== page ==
Thinking about Implementation
The following notes are some of the options and challenges that will be examined whilst designing and implementing both the GUI and the datastructure aspects of the project.
Java vs Perl & HTML
Although the specification lists Java as the intended language to use for implementation, a web-based implementation based upon Perl and HTML is now being considered. Using HTML over Java for the user interface has advantages, mainly because the user is more familiar with HTML than any Java GUIs. Specifically, tables in HTML and the border property seem a natural way of representing proof boxes. Choosing HTML for the GUI would require some (or lots of!) Perl to be running server side as HTTP is inherently stateless, this is a potential problem as the GUI may suffer in terms of ease of use.
In the defence of Java, the author's trepidation comes from ignorance of designing GUI interfaces in Java. Furthermore, creating the data structures required in Java will be easier, if only if it is because it is the author's 'primary' language. Some research into the area of GUI design with Java is necessary before deciding firmly on the language(s) to be used for implementation.
Displaying the propositional atoms, assumptions and so on is one thing, yet representing them internal to the program is another. The most natural way of storing a propositional logic formulae is by using a tree (see right). How does this translate into representing a proof? The reader will be familiar with the structure of a propositonal proof; firstly a set of premises are noted or an assumption is made and via a set of proof rules a conclusion is reached. This presents a problem that will be one of the main challenges of the implementation.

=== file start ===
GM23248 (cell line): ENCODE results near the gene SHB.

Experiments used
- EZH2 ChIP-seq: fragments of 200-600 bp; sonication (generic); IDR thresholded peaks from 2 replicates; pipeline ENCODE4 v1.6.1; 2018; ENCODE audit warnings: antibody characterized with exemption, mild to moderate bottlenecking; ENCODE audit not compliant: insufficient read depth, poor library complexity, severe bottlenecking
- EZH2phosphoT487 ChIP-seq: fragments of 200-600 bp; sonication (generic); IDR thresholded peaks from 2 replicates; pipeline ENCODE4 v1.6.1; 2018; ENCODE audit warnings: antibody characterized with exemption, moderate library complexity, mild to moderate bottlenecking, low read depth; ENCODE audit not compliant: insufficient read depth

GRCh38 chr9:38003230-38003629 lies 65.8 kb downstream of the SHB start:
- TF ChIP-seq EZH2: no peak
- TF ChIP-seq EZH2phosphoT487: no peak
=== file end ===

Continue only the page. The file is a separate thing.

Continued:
Boxes can be nested and new ones can be open after old ones are closed. One a box is closed, only the resulting formula can be subsequently used; that's to say boxes have scope much in the same way that variables have scope within a program. How is it possible to program a proof editior whilst being mindful of this nature of scope?
For a moment, let us pretend that there are no assumptions (or boxes, the words are often, but not always, interchangable) in a given proof. There will be no issues with scope, as from premise to conclusion everything will be in scope. A convienient way to represent each line of the proof would be it's own individual proof tree, so the whole proof could be represented as, say, a linked list of proof trees.
Introducing an assumption into this proof presents the afforementioned problems associated with scope. Clearly, some notion of heirachy is present in the concept of scope. The main challenge for consideration here is to preserve this notion, whilst retaining the details of the proof from within the box. Something to think about.
Add a commentYou are not allowed to comment on this entry as it has restricted commenting permissions.